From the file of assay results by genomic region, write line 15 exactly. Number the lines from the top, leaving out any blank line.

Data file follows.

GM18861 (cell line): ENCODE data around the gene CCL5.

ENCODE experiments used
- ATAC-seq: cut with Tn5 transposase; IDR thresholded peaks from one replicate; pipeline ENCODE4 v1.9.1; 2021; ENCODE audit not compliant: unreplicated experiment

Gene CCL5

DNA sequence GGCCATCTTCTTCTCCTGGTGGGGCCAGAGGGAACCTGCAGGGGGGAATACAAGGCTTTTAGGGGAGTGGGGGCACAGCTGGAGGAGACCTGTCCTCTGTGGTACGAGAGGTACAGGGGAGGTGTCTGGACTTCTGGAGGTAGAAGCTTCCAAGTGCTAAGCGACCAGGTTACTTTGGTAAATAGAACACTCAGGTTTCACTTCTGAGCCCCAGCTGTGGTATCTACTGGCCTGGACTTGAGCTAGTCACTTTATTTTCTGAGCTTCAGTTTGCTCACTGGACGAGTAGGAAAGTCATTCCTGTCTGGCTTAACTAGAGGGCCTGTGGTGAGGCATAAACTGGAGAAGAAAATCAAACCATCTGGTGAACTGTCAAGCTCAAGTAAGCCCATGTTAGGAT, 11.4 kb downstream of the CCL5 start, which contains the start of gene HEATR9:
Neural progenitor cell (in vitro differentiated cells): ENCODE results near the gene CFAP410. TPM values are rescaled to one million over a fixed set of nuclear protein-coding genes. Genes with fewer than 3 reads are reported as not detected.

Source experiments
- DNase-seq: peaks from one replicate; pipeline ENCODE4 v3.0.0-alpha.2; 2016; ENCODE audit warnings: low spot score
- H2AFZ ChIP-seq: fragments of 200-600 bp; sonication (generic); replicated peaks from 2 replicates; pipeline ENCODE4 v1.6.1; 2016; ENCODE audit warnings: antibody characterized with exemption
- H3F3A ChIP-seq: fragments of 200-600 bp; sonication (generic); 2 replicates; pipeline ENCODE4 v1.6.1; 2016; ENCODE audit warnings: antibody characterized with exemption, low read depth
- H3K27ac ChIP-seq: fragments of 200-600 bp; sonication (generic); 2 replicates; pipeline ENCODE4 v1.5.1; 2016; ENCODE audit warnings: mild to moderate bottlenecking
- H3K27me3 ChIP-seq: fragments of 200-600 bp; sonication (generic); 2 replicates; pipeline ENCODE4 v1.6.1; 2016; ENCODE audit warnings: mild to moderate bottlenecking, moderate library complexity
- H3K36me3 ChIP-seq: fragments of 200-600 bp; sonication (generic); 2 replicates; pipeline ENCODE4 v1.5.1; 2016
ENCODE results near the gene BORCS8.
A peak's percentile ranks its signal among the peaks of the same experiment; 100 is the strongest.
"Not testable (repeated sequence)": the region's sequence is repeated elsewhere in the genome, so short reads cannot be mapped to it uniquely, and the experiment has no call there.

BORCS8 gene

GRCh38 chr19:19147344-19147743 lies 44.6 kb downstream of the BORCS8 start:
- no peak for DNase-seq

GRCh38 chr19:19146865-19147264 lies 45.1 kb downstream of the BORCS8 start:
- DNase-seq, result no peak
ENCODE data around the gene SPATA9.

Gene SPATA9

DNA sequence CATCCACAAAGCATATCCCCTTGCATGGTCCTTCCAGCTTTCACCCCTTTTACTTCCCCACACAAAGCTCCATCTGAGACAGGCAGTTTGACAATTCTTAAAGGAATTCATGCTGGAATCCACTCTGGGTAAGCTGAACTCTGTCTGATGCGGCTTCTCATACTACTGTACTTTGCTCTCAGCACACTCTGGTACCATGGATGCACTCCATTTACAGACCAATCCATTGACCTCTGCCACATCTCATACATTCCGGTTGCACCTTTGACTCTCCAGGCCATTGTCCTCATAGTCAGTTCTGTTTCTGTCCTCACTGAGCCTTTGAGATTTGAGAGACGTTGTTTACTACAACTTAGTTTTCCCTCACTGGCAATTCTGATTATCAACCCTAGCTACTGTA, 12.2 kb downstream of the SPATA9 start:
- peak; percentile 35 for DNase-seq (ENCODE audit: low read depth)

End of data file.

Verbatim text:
A peak's percentile ranks its signal among the peaks of the same experiment; 100 is the strongest.